“The only way for us to disrupt this industry was to offer food, design, and the look and feel of something different compared to what every passenger expects when they go to any airport. We wanted to create innovative concepts with universal appeal in mass transit locations.”

It wasn’t just the environment that was innovative. Instead of opting for the typical Neapolitan circular pizza, HWH chose to serve the cuisine in the way it is served in Rome – in square slices. Apart from a compulsory breakfast offering, the focus remained purely on pizza, no pasta dishes for example, were added.

The tram pizzeria concept, called Slice by Slice, traded successfully until a major terminal development meant the outlet had to close. But HWH, far from finished in the airport world, was only just beginning.

Another conversation with a now impressed Dubai Airports followed. “They saw not only the creativity that we were able to bring, but also the differentiation that we had promised and which we actually delivered,” Mustafa remembers. “So, they said, ‘Okay, there’s this other location coming out for tender.’ They threw in us like a wildcard.”

The brief for the Concourse B bid was to come up with something healthy, fresh, clean, and (critically) highly appealing to the Millennial traveller.” The Al Hashimis replied that the way forward was not just healthy but healthy organic – whatever the chosen style of food. A winning concept, they argued, had to be something that the customer understands and buys into from day one. HWH conducted intensive consumer research into the airport passenger’s mindset.

“Travellers don’t have much time to think about food,” says Talha. “They walk, they see, they like, they grab. If they don’t like it, they move on. Everyone is anxious to get to their gates but at the same time if they can eat rather than having to put up with airline food that’s what many do.”


HWH created a concept called Treehouse Juicery, offering a combination of cold-pressed juices, hand-crafted sandwiches, with everything responsibly sourced (no GMOs, no additives, gluten free) “Everything is freshly handmade and we deliver it twice a day to the airport,” says Talha. “And it’s very, very good for you.”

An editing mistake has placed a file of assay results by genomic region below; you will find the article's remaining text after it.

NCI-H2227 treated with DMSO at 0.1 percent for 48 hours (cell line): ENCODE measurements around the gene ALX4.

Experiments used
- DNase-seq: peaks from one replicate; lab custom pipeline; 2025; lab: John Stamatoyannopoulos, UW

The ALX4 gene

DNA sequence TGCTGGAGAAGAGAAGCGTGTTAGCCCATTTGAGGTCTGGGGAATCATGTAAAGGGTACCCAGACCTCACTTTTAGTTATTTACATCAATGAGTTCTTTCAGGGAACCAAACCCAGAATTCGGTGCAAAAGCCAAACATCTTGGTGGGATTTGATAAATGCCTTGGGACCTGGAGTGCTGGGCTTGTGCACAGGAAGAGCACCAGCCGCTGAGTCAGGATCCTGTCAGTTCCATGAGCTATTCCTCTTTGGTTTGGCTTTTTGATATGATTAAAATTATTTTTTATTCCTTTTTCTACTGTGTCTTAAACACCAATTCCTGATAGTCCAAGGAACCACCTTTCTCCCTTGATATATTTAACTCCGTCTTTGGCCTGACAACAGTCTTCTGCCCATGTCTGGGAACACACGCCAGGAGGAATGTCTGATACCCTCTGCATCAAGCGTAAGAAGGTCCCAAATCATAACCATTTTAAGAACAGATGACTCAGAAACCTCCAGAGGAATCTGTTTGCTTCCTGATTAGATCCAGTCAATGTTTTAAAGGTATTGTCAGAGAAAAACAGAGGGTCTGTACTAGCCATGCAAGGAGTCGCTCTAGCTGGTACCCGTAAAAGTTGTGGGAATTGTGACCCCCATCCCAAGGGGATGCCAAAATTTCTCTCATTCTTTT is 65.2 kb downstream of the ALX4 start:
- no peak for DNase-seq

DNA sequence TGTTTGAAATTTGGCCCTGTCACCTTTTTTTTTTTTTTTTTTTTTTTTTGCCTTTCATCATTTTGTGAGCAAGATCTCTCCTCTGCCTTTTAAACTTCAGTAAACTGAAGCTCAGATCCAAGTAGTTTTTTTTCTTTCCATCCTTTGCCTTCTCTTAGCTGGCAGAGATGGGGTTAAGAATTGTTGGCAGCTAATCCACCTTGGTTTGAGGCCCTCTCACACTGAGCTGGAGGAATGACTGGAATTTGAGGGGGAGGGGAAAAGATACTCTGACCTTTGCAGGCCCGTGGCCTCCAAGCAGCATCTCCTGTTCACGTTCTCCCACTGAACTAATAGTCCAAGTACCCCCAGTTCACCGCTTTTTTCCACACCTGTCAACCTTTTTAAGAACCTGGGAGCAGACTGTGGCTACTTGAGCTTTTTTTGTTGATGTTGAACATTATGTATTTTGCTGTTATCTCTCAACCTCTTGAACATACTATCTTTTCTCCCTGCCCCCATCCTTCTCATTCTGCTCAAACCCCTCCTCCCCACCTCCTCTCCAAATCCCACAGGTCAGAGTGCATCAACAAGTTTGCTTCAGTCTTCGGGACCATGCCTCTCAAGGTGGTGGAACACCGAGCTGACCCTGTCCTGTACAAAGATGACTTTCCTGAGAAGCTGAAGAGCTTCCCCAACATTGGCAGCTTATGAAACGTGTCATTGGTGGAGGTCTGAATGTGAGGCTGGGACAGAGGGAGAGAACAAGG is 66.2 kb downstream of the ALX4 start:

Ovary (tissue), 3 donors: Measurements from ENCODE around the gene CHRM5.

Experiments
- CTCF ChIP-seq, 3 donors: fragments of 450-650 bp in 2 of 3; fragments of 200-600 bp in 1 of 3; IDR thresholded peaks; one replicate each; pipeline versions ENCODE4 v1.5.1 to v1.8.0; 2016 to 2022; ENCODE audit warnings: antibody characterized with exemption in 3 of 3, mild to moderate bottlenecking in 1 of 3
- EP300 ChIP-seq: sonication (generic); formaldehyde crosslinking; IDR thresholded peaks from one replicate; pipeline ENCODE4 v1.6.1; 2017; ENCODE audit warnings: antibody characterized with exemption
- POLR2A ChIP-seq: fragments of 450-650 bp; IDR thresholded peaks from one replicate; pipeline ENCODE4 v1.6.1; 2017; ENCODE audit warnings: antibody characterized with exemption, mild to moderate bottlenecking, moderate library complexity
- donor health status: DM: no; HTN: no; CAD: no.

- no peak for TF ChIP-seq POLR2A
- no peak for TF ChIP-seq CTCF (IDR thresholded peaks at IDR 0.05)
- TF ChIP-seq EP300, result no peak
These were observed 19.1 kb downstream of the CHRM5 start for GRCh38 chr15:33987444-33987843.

Again, rather than choosing stereotypical images associated with the term Treehouse, HWH opted for a “cool” wood look featuring bare Japanese tree branches. “There’s always a playfulness in our designs,” says Mustafa. “So, just like Slice by Slice had a tram, here we have a treehouse and we have a monkey that’s hanging from a tree. We always like to put in some hidden messages, some playfulness, because at the end of the day many people are going on holiday when they come to the airport. They may be stressed out and running for their gates, but when they come to our space it’s very important for them to leave with a smile on their face.”

HWH also wanted Dubai Airports to smile. Rather than trying to impress the potential client with a standard tender bid, the company brought their new concept to life in a memorable video (see above). Designed to capture the concept’s exuberant energy, it was underlined by memorable taglines such as ‘Drink your veggies’. “We opened up the outlet, made it look colourful, and then included some nice accessories such as a clock and some books – things that you’d have in your own treehouse,” comments Mustafa.

HWH won the tender and the early results were astounding. “We tripled the revenue from the previous operation at the same location. We also had one of the world’s biggest airport F&B operators operating opposite from us,” says Talha proudly. That success spawned two more outlets at Dubai International under the Treehouse Juicery name. So impressive were results, in fact, that HWH was approached by leading international concessionaire HMSHost to franchise the concept at other international airports [see panel at foot of story].

HWH adopted a similar philosophy with Treehouse Juicery as it had with Slice by Slice – quality food, innovative and compelling design, and an ‘Instagrammable experience’. The company’s nascent personality was taking shape nicely. “We realised with the tram that everybody was stopping and Instagramming,” says Talha. “People were saying, ‘What’s a tram doing in an airport? Who would build a tram here?” So you attract the customer, number one. Number two is the design. And number three, they come see the food and, if it looks good, they will say, ‘Great, let’s buy. This looks like a good place.